The Round Tower: Eternal Youth in a Twisted Mind


© Morten Jerichau

The Round Tower is far from just a cozy tourist attraction from bygone days. It’s a reminder that quality, uncompromising detail, and the ability to think creatively are elements from which long-lasting architecture is made.

The Round Tower is one of Denmark’s most beloved destinations, and together with the Trinitatis Church, it forms one of the more peculiar architectural works of the construction-loving King Christian IV (1577-1648).

On the premises on Købmagergade, part of the pedestrian streets in central Copenhagen, you’ll find three vastly different functions united in one building: The Round Tower with its astronomical observatory on the roof, the Trinitatis Church, and the library in the church’s attic.

A Tribute to Science

When the foundation stone was laid in 1637, reportedly by the king himself, Copenhagen’s skyline was dominated by church towers that soared upwards, reminding citizens of God’s greatness. The new Trinitatis Church was also to have a tower, but the Round Tower was far from a traditional church tower. It is a tribute to science and the exploration of space, and famous scientists like Ole Rømer and Peder Horrebow have worked in the observatory.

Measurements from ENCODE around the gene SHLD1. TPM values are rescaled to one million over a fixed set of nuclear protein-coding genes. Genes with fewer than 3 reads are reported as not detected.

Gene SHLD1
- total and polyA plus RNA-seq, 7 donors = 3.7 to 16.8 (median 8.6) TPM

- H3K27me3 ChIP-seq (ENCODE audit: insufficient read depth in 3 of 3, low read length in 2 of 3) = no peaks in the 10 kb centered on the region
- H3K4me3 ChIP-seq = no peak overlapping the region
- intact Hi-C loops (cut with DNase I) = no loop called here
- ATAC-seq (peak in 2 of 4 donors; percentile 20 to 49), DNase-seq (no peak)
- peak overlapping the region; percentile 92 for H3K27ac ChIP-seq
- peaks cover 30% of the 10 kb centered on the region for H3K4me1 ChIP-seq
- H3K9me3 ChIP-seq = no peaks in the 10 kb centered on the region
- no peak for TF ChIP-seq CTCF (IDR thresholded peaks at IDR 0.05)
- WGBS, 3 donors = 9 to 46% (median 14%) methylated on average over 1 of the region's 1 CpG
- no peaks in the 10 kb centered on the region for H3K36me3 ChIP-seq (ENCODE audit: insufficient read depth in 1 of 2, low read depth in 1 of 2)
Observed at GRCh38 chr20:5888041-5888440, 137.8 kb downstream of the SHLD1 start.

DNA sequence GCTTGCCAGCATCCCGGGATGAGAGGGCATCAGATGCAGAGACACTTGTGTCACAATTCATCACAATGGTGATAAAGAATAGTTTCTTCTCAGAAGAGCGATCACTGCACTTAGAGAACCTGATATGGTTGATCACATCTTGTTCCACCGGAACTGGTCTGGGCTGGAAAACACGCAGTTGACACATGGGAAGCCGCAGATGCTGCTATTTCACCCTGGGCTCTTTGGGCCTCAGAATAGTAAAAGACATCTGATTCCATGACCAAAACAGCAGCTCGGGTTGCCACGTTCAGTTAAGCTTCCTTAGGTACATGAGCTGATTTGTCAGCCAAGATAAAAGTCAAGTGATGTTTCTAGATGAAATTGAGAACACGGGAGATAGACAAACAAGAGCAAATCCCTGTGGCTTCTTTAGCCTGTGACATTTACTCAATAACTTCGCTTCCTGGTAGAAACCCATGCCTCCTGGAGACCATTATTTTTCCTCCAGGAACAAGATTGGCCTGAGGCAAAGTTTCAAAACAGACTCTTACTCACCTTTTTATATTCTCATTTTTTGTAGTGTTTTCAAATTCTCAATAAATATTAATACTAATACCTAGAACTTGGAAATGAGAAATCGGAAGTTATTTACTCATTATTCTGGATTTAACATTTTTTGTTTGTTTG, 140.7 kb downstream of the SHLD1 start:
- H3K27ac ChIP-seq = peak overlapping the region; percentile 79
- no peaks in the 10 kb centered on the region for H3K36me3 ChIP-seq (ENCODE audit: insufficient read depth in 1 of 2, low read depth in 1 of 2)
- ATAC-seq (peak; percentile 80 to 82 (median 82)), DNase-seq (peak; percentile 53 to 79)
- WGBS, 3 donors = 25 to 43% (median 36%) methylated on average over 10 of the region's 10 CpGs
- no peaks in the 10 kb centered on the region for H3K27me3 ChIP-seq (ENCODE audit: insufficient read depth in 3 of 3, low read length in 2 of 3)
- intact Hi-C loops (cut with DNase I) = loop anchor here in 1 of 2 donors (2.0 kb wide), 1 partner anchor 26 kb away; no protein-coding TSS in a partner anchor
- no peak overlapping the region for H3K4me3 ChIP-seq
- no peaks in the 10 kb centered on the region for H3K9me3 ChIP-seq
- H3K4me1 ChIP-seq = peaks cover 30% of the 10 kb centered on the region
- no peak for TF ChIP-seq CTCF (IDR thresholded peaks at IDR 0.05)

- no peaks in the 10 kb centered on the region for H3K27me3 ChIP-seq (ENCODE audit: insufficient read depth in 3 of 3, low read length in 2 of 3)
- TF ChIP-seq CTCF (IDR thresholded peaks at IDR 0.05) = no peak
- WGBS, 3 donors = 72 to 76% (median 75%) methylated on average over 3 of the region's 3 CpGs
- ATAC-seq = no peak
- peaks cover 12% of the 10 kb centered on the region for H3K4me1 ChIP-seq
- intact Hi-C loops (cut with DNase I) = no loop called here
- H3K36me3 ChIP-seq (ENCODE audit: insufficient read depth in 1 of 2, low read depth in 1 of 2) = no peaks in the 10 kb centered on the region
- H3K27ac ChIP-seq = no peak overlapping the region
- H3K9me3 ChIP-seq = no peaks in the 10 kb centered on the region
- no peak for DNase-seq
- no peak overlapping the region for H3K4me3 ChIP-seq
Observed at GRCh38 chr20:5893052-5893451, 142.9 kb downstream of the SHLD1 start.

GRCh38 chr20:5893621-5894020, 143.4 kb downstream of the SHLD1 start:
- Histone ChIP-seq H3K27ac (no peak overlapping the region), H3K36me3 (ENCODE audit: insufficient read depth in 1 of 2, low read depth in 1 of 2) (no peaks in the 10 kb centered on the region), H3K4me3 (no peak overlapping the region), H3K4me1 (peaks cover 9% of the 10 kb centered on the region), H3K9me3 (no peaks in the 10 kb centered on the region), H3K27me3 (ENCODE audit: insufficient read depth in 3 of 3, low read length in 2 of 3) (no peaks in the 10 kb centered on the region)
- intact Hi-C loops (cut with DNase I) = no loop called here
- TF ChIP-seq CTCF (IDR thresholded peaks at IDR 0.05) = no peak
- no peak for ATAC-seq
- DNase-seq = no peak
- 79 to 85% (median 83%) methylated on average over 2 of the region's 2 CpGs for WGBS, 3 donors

It was Christian IV’s court architect Hans van Steenwinckel the Younger (1587-1639) who was responsible for the design. The Round Tower’s circular walls in the royal colors of yellow and red contain the tower’s famous helical corridor, which runs from the entrance on Købmagergade up to the stairs leading to the top of the tower. The helical corridor provides access to the Library Hall, the Ringer Loft, and the hollow core. It is unique in Denmark, drawing inspiration from both German Renaissance castles and ancient buildings.

Near the Round Tower

If you want to experience other masterpieces from Christian IV and Hans van Steenwinckel the Younger, you just need to cross over to the other side of Købmagergade. Here you’ll find Regensen, serving as a dormitory for university students. East of the church is the King’s Garden with the beautiful Rosenborg Castle. If you walk south on Købmagergade instead, you’ll come across the Stork Fountain and Højbro Plads, offering a fine view of Christiansborg Palace.


Copenhagen, Inner City


Hans van Steenwinckel


Christian IV